Home » 3PL/4PL, Breaking News, Customs & Trade, Maritime, Ports/Terminals » International carriers claim losses of $5.4B since Manila truck ban

ID-100204272Roughly US$5.4 billion in losses have been incurred by international shipping lines due to port congestion since the Manila truck ban policy was implemented on February 24 until end-July.

The rough estimate, according to Association of International Shipping Lines (AISL) president Patrick Ronas, represents additional costs that 41 member-liners of the association have incurred from expenses such as increased payment for charter leases and bunker fuel for the five-month period.

Ronas, during a Lower House hearing on port congestion last week, said that since the truck ban, foreign liners have been experiencing “very low berthing time for some of our vessels.”

The shipping line executive said it sometimes takes ships four to seven days to berth, “depending on the ports where they are.”

Vessels that usually call Philippine ports have an average capacity of 1,200- to 1,500 twenty-foot-equivalent units (TEUs). And since these are mostly chartered, every ship that is idle and waiting to berth costs shipping lines $8,000 to $10,000 in charter lease per day, according to Ronas.

At the same time, he explained carriers cannot load container vans promptly because many are stuck at yards due to slow truck turnaround.

He noted some major shipping lines are already declining import boxes bound for the Philippines, while others are decreasing their weekly calls to the country.

There were earlier reports of international vessels skipping Manila ports altogether or discharging at outports such as Davao and Cagayan de Oro.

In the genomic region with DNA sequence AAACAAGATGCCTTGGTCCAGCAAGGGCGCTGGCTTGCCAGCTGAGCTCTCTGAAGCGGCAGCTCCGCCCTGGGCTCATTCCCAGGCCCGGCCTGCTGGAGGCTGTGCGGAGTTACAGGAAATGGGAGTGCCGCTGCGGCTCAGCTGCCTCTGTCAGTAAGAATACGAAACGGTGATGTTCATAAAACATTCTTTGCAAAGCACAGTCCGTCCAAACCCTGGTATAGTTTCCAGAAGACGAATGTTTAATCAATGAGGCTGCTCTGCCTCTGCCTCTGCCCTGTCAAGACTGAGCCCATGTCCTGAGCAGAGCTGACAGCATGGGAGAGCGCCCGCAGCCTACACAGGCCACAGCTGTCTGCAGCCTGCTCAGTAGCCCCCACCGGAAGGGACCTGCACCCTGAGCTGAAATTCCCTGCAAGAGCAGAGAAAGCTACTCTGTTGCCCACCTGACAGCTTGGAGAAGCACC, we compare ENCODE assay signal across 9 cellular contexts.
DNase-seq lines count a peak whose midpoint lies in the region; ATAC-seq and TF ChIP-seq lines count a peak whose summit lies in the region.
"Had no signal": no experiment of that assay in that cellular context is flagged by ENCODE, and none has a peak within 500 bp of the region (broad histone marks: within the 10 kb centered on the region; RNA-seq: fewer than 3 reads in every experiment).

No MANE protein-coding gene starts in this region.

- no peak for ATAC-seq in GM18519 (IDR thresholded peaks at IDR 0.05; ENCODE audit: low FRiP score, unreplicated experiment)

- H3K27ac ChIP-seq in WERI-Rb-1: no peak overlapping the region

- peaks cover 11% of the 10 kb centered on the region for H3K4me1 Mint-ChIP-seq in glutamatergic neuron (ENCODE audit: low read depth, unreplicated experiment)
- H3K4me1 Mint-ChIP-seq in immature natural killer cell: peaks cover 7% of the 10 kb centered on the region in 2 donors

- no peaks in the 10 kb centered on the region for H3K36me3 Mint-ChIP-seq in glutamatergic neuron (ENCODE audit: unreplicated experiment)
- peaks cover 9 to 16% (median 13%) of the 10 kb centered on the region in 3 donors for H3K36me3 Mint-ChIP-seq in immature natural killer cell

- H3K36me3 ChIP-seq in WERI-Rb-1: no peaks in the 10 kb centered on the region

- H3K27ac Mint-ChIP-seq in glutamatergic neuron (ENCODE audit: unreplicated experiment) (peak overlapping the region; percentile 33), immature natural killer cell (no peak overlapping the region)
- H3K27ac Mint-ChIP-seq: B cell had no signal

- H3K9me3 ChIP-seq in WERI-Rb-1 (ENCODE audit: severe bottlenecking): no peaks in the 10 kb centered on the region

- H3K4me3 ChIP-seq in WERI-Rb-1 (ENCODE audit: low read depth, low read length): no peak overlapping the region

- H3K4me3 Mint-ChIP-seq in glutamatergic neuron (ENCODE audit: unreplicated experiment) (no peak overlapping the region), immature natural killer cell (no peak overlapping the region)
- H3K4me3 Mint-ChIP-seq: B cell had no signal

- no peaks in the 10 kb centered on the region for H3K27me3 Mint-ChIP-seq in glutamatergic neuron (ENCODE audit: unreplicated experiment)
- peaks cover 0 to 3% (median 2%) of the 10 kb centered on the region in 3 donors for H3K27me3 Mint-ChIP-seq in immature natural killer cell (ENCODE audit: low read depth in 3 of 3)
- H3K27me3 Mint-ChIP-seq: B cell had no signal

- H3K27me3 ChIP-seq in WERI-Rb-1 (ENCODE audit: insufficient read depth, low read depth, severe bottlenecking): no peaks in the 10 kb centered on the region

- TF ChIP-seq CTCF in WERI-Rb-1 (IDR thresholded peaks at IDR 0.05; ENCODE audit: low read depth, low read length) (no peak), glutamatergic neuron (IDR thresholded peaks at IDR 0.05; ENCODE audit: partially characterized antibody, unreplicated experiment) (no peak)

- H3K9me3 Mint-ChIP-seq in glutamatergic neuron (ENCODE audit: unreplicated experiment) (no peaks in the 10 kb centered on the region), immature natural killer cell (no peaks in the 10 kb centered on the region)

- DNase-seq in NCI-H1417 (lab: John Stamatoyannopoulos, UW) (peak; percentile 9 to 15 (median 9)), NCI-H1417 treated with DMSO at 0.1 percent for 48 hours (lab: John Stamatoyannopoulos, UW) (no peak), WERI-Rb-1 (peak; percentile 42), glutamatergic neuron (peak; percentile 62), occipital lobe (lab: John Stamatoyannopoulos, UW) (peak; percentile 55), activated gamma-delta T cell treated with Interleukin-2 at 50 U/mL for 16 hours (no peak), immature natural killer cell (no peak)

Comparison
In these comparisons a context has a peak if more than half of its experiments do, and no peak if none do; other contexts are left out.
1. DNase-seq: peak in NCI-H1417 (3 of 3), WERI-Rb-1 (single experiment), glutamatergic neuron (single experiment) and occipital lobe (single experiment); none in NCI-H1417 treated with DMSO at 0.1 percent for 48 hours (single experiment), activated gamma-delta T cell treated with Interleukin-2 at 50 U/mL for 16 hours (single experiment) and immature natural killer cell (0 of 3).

Aside from shipping lines, exporters have also been hit hard by the truck ban.

 

Exporter woes

Export Development Council deputy executive director Emmarita Mijares said in the same congressional hearing that one exporter lost $3 billion for opting to ship exports via airfreight to meet deadlines.

Three garment exporters also lost orders of around $6 million, while some employees have been forced to leave because of lack of work due to delayed delivery of raw materials.

Philippine Economic Zone Authority director general Lilia De Lima earlier said delayed deliveries of raw materials have caused around 20,000 layoffs.

Philippine Exporters Confederation, Inc. assistant vice president for Advocacy Ma. Flordeliza Leong, who also attended the hearing, said that unlike other stakeholders, “exporters can no longer pass on the additional costs to their customers because these are booked three or four months ahead, so they absorb the full costs and all the additional costs of the truck ban.”

Meanwhile, Air21 president Alberto Lina said truck drivers are forced to work 14 to 48 hours straight due to the slow truck turnaround. Driver fatigue could explain the recent rise in the number of accidents involving trucks, Lina said, since truck drivers should only work a maximum of eight hours a day.

In addition, he noted a decrease in the number of truck drivers, many of whom have opted to work abroad.

The National Economic and Development Authority has asked government research agency, the Philippine Institute for Development Studies, to come up with a study by September 15 on the effects of the truck ban on Philippine logistics and economy. – Roumina Pablo

 Image courtesy of kingsky at FreeDigitalPhotos.net

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